“The Second Day of July 1776, will be the most memorable Epocha, in the History of America. I am apt to believe that it will be celebrated, by succeeding Generations, as the great anniversary Festival. It ought to be commemorated, as the Day of Deliverance by solemn Acts of Devotion to God Almighty. It ought to be solemnized with Pomp and Parade, with Shows, Games, Sports, Guns, Bells, Bonfires and Illuminations from one End of this Continent to the other from this Time forward forever more.” John Adams may have been off a few days in describing to his wife Abigail the forthcoming date of envisaged festivities sure to accompany a nation having just established its independence; however, his underlying assumptions were indeed prescient.
Although as Americans we often pay homage to the sacrifices of our nation’s Founding Fathers, we less frequently reflect upon how tenuous the prevailing conditions were that surrounded the colonies and rendered the likelihood of independence uncertain. As we celebrate the Fourth of July this weekend we can achieve a greater appreciation for the unqualified blessings that have accompanied America’s unique experiment in both individual and political freedom as we recount the tremendous struggle that engrossed the members of the Second Continental Congress 234 years ago.
Time has shrouded the period of American creation in both mystery and reverence. Although a fair amount of esteem has been rendered the seminal figures of the founding generation, the notion of unanimity in deference to independence has proven more a byproduct of time than reality. Independence was not inevitable; not following the increasingly noxious string of parliamentary edicts handed down to the colonies nor even in the wake of outright aggression. Accommodation with Great Britain was still seen by many as the more responsible and judicious course of action.
John Dickinson, a lawyer and continental congressman from Pennsylvania, led a group who believed that American independence was imprudent. Like many others, Dickinson sought to achieve a redress of grievances from the King rather than advocate for a separation from Great Britain. To this end, Dickinson helped author the Olive Branch Petition, an extended hand of reconciliation offered to the King and seeking his guidance in addressing the concerns of the colonists.
The public’s opinion toward independence began to coalesce following the publication of Thomas Paine’s Common Sense; however, skepticism toward its realization remained substantial. As the appointed delegates of each respective colony convened in Philadelphia to address the ongoing struggles with Great Britain it became apparent that no succor from King George III would be achieved. The King’s rejection of Dickinson’s Olive Branch Petition confirmed this anxiety and offered the advocates for independence an opening.
On May 15, 1776, John Adams provided a declaratory preamble which anticipated America’s movement toward self-governance. Designed to accompany the authorization to create new governments in each respective colony, the Adams preamble effectively foreshadowed broader independence from Great Britain. Having been adopted, Adams believed the preamble a turning point on the road to a free and independent America, declaring, “This Day the Congress has passed the most important Resolution, that ever was taken in America.”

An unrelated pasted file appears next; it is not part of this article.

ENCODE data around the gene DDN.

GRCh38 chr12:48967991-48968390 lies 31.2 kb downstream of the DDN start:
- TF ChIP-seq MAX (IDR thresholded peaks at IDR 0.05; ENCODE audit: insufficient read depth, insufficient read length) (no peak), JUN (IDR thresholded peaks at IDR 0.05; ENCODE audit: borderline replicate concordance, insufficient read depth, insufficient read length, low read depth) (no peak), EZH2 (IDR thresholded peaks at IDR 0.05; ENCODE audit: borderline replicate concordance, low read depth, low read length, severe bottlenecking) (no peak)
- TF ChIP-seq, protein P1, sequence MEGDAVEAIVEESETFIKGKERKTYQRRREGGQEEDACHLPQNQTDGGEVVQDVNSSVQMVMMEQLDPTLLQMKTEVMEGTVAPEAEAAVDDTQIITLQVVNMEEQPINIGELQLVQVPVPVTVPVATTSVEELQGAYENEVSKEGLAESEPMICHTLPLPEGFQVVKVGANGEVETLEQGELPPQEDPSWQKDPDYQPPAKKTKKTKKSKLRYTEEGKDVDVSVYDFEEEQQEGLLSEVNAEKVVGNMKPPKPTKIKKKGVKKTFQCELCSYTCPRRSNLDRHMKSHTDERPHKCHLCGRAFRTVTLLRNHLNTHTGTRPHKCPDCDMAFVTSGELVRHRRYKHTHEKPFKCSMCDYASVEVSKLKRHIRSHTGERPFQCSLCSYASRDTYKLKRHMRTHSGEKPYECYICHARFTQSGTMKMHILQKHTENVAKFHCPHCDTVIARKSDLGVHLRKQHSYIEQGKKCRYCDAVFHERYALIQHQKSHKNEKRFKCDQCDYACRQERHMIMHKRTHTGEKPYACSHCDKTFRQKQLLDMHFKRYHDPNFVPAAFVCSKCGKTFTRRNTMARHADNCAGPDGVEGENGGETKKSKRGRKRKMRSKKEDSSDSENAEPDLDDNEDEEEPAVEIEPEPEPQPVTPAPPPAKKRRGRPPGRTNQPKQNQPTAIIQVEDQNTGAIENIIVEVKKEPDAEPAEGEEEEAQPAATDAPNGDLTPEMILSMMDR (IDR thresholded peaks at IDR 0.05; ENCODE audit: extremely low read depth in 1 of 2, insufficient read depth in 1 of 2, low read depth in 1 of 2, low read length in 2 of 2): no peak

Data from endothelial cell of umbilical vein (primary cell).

Following the Adams preamble a formal resolution seeking independence was introduced by Richard Henry Lee of Virginia. On June 7, 1776, Lee’s resolution, seconded by John Adams, was introduced to congress. “Resolved, that these United Colonies are, and of right ought to be, free and independent States, that they are absolved from all allegiance to the British Crown, and that all political connection between them and the State of Great Britain is, and ought to be, totally dissolved.”
Debate on Lee’s resolution was halted for a number of weeks as members of congress continued to seek guidance from their respective colonial governments. A “Committee of Five” was convened to draft a declaration suitable to the intentions of Lee’s resolution, should its adoption be secured. As Thomas Jefferson, Benjamin Franklin, Roger Sherman, Robert Livingston, and Adams began preparing what would become the quintessential ethos of the American foundation, many others within the continental congress sought to reconcile their disagreements and achieve a consensus toward independence.
This process was tumultuous and fraught with disagreement but the culmination of years of struggle and aggression saw a vote on Lee’s resolution brought before the congress on July 2, 1776. Voting unanimously, with only New York’s delegates abstaining, the Second Continental Congress adopted Lee’s resolution and severed ties with Great Britain, proclaiming America a free and independent nation. Two days later the continental congress would adopt the language provided by the “Committee of Five” and place their signatures upon the Declaration of Independence.
Over time we have come to take for granted the immense freedoms enjoyed by virtue of our American heritage. The long road to freedom and independence that marked the years leading to July 4, 1776, were conspicuous with the blood and sacrifice of those who fought for its realization. As we celebrate this Fourth of July let us remember those sacrifices as well as the countless others that have subsequently affirmed our liberties. As John Adams reflected in a letter to his wife Abigail, “I am well aware of the Toil and Blood and Treasure, that it will cost Us to maintain this Declaration, and support and defend these States. Yet through all the Gloom I can see the Rays of ravishing Light and Glory. I can see that the End is more than worth all the Means. And that Posterity will triumph in that Days Transaction.”